5/02 Malheur County: The victim and shooter (age 60) were hunting pheasants together. The victim moved out of sight of the shooter behind a dirt bank. As he walked on to the top of it, his partner, who was 40-60 yards away, shot at a pheasant and he was hit by six pellets. Both hunters were wearing blaze orange jackets. Not Fatal.

VICTIMS OUT OF SIGHT OF SHOOTER
6/02 Umatilla County: The two victims (father and son) were in their hunting camp standing by their campfire. The shooter (age 33), who was a passenger in a vehicle being driven on a Forest Service road, shot at a flock of turkeys and struck both victims with the pellets. The shooter was cited for reckless endangering, negligently wounding, hunting turkey closed season and hunting wildlife with a motor vehicle. He received 180 days suspended jail time and over $1,500 in fines. Not Fatal.

VICTIM COVERED BY SHOOTER WHO WAS SWINGING ON GAME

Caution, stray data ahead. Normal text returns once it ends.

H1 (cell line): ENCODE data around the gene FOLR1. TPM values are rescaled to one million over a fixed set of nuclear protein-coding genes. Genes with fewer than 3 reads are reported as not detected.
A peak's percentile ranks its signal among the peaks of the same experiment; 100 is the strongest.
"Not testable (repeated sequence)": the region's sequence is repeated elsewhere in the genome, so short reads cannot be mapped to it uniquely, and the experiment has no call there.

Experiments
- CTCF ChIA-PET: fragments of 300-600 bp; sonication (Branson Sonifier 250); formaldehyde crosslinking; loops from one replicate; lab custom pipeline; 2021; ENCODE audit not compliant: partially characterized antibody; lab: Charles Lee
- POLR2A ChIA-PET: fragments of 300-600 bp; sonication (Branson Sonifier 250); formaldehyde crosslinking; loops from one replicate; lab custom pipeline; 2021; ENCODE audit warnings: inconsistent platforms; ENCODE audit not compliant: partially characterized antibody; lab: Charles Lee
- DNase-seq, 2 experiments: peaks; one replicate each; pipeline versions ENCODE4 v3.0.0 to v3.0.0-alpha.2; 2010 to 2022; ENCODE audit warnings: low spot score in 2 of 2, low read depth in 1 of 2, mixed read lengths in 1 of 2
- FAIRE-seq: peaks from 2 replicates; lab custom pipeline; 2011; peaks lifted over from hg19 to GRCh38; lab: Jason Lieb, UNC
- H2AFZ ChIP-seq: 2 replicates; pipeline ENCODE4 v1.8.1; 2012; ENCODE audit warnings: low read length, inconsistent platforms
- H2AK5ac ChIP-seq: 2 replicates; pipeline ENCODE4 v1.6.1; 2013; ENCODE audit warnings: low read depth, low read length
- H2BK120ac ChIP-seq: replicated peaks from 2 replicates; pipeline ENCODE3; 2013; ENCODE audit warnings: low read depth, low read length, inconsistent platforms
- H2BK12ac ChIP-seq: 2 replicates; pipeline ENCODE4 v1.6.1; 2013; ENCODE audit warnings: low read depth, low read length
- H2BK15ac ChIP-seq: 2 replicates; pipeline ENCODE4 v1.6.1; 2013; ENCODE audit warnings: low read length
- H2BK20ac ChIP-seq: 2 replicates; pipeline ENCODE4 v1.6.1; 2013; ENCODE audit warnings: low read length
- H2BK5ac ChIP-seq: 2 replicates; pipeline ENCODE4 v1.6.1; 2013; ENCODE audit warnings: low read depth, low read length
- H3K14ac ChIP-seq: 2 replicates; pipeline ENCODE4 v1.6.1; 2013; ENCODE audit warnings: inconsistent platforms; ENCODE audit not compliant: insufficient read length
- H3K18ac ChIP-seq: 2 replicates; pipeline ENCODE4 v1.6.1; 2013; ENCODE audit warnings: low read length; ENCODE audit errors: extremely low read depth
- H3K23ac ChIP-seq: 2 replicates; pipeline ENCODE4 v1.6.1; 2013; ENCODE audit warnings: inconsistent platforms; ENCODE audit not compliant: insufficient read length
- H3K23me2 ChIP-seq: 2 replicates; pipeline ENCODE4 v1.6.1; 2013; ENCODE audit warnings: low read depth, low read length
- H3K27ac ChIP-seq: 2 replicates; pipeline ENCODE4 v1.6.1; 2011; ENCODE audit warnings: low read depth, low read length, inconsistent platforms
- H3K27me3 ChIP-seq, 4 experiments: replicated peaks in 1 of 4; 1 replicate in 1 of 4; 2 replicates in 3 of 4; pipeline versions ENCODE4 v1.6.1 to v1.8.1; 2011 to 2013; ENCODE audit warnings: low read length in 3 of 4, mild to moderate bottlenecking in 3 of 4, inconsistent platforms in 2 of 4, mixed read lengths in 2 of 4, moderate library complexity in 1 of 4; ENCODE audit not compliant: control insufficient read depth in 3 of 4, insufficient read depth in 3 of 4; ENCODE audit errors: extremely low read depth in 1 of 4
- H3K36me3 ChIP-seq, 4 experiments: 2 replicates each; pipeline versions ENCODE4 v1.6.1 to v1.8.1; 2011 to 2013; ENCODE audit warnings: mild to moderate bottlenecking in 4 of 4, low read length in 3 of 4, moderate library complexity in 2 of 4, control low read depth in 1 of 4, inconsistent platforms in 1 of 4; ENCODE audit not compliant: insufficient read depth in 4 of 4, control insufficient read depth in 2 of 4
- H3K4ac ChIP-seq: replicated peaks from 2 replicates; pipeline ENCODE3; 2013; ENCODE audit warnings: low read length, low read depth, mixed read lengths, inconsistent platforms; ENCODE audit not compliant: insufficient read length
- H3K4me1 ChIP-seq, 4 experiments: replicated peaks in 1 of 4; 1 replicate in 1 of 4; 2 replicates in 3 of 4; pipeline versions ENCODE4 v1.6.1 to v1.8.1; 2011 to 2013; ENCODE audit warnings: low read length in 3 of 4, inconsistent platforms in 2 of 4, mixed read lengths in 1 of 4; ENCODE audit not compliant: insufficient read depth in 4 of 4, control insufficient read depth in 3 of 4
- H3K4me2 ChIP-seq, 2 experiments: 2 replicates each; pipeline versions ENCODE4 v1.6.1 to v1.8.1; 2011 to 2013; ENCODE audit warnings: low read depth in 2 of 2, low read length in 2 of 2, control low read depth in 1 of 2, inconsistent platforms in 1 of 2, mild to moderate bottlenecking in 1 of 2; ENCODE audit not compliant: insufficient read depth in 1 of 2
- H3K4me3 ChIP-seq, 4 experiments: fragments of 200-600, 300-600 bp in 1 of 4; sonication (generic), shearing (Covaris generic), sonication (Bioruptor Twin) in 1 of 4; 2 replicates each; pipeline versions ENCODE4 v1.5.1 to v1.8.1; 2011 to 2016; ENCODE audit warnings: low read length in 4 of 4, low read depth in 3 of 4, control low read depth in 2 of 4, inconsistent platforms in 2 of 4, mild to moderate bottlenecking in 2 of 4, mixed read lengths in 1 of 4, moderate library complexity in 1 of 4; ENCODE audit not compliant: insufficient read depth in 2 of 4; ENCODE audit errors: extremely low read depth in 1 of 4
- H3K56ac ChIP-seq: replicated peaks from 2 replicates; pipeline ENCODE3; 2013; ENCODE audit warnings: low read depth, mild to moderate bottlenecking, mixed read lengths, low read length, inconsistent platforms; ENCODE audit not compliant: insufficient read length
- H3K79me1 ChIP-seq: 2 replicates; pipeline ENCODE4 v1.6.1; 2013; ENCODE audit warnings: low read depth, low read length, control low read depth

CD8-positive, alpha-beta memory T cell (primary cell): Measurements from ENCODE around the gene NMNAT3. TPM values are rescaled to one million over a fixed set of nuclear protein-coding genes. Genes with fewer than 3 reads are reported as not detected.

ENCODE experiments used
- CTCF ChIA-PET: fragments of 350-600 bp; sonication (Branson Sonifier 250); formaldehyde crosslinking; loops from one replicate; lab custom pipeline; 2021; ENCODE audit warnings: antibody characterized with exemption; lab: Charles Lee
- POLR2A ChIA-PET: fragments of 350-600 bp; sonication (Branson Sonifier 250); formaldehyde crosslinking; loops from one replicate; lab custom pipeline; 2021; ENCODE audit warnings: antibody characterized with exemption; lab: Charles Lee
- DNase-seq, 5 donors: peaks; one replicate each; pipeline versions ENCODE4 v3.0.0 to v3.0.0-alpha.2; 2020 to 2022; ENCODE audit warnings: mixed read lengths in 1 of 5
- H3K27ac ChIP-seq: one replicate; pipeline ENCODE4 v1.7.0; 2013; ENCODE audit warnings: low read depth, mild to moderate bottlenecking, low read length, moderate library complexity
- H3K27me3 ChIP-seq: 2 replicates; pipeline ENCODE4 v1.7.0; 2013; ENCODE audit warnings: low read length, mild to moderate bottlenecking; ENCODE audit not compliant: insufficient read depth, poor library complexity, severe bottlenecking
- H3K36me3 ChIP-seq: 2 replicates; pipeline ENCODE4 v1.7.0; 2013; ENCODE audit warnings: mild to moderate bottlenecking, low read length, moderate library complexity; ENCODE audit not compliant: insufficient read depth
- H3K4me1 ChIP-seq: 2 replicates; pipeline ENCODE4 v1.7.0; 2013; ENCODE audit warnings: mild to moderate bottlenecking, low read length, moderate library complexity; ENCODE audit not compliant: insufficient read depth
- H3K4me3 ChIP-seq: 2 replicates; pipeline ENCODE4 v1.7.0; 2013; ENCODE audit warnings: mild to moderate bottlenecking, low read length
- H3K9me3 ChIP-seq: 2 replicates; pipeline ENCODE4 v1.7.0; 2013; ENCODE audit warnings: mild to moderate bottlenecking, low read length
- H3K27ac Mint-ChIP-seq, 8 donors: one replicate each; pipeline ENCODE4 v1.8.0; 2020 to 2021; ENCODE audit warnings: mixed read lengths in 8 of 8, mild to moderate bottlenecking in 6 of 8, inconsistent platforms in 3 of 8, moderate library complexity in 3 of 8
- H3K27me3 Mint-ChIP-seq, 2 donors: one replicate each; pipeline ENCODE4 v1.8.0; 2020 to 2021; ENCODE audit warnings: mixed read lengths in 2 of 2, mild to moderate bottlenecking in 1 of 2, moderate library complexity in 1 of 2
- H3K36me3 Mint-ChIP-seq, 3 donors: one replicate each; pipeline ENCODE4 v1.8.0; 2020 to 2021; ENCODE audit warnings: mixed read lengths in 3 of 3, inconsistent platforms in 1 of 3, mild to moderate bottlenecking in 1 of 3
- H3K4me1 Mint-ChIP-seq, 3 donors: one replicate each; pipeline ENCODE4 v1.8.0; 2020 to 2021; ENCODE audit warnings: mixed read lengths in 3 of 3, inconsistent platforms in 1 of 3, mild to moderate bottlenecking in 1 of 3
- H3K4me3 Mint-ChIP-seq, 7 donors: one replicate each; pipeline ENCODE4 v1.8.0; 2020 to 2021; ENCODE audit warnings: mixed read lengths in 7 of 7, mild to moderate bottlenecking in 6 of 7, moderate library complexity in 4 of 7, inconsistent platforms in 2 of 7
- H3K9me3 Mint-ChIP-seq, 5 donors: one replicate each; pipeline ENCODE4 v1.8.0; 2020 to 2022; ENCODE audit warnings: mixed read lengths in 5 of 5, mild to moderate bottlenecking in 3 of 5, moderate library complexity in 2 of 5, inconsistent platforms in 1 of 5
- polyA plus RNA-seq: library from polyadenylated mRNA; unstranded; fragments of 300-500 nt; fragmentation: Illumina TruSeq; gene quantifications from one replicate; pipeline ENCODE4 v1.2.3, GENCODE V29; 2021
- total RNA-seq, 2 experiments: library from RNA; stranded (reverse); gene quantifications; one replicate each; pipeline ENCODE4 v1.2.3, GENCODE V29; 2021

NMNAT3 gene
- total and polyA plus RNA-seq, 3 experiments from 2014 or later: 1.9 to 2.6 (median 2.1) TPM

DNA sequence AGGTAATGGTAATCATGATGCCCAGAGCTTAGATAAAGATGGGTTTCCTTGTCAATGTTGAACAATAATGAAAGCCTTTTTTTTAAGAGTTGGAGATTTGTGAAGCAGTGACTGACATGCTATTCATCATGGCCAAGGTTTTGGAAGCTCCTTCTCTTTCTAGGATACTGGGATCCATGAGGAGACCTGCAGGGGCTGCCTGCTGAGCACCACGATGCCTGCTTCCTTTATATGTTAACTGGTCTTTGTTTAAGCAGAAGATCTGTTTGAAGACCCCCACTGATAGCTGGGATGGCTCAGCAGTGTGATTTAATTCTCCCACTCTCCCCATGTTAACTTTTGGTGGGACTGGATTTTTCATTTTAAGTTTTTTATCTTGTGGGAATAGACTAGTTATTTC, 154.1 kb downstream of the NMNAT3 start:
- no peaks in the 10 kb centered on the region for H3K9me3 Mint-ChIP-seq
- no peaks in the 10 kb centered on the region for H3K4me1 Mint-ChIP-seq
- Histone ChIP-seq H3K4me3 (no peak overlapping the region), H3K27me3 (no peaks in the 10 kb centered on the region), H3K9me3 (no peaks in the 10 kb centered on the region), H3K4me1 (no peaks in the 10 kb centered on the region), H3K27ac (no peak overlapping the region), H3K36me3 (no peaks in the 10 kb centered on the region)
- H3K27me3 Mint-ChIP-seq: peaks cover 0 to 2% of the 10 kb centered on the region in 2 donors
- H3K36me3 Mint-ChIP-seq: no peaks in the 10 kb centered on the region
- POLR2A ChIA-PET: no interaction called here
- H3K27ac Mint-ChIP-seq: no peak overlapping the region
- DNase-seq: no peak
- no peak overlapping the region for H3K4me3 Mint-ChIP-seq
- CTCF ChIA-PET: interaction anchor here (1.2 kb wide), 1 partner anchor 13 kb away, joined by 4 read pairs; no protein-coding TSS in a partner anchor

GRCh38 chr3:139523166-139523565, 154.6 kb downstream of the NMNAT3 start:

12/2003 Sherman county: A hunting party of three men were pheasant hunting in a canyon. The shooter, (male,age 61)was walking down the canyon and the Victim, (male, age 55) was hunting on the north side of the ravine while the other hunter was walking on the south side. The dogs pointed out a pheasant between and behind the shooter. The dogs flushed the bird; it flew up between the Victim and the Shooter. The shooter fired and hit the bird from 20 yards away with a 12ga Browning Citori, shooting the Victim at the same time. The shooter was wearing blaze orange hat; the victim was wearing blaze orange coat. NON-FATAL

MISTAKEN FOR GAME 10/2003 Lane county: 29 year old male shot while deer hunting with a friend (male age, 29)in Cottage Grove. Neither hunter was wearing blaze orange. FATAL